I was composing a response about why Wizards of the Coast should sell out-of-print game material when they announced that 1st Edition Advanced Dungeons & Dragons is back! I'll bet some people were shocked by Wizards' decision to go backwards in time to the original AD&D.
The decision to release a special copy of the 1st Edition Player's Handbook, Dungeon Master's Guide, and Monster Manual might not be that monumental. Honoring the memory of Gary Gygax with these Premium edition books might be a sweet and harmless PR stunt. If it were me doing this, it would also be an innocuous way to send up a trial balloon and test the waters. Will this product sell? How much will it sell? Either way I think this is a good deed by Wizards of the Coast whether as an olive branch to die-hard 1st edition fans or as a business opportunity.
Kris Hansen made the zero-sum argument in his blog post and, while it sounds intuitive, the truth is that we seldom act in such narrow circumstances. We don't know if "every dollar spent" on 1st edition PDFs translates one-for-one to less dollars spent on 4th edition. The current edition of D&D faces a lot of accusations that it tries too hard to be like World of Warcraft. I think we can all agree that Wizards of the Coast believes they are competing for share of wallet with computer games (like Skyrim). Every dollar spent on digital copies of AD&D 2nd Edition may be one less dollar spent on computer games or Pathfinder or any number of other things.
In a world where there are a huge array of choices you can't force the customer to do what you, a business, want them to do. We live in a customer-centric age (thankfully) and Wizards of the Coast needs a customer-centric DNA if they want to compete against prettier, flashier, easier, more advanced forms of entertainment.
Give customers what they want as long as they're willing to pay appropriately for it. PDFs sales for out-of-print roleplaying books are a niche market but they provide some key benefits: combating piracy, insights into popular topics, keeping brand loyalists happy, and revenue. Take the iTunes example, the music industry was floundering with massive digital piracy of music until Steve Jobs came along. The vast majority of customers would prefer to pay than be pirates as long as it's reasonable (and not too difficult). When Wizards of the Coast refuses to provide digital versions the pirates step in and take over.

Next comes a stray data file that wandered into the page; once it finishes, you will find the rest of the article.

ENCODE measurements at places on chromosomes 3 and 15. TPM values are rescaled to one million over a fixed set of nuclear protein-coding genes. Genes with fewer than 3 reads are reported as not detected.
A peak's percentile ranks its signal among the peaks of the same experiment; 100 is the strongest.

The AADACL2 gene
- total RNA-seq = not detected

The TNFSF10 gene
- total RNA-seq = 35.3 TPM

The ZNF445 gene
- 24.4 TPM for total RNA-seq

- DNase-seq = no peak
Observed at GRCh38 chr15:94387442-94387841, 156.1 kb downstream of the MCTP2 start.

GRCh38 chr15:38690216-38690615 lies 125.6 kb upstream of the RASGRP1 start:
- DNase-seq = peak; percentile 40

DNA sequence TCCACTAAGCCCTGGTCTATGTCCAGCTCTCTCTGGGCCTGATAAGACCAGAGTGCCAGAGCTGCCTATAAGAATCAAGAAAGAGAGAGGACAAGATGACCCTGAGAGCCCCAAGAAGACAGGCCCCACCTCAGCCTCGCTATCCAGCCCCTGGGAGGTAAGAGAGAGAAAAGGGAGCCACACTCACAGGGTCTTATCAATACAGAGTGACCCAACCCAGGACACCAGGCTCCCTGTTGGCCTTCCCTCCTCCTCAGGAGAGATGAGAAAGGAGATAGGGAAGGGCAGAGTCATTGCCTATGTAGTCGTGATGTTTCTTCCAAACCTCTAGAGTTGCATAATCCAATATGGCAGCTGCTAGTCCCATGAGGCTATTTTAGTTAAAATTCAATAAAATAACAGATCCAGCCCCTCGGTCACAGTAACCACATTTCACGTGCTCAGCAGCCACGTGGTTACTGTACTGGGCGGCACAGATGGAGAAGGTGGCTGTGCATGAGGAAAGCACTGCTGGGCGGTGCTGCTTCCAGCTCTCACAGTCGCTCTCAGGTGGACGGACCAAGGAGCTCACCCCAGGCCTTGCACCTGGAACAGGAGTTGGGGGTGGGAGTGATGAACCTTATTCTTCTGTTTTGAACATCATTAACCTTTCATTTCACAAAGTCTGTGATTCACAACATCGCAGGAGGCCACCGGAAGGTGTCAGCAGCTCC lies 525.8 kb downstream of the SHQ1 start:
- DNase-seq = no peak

Old editions of D&D have a finite amount of official products; no new roleplaying books are being produced for those old editions with the Dungeons & Dragons logo. You are starving (OSRIC) customers of those editions from getting new material but you can't starve them of the material you already produced because of piracy. Queen of the Spiders was the best selling PDF outside of the core rulebooks back when those old editions were for sale on RPGNow.com but WotC wouldn't have known that if they didn't make it available. That's valuable market research information (see City of the Spider Queen and the R.A. Salvatore's War of the Spider Queen series).
I will probably buy the 1st Edition Premium Player's Handbook and the other two core rulebooks from that set. I'm never going to play them because I think that the D&D game has improved since then. I'll buy them for the nostalgia that comes along with flipping through the pages and being inspired by the ideas present there, all over again, like I did when I was ten years old.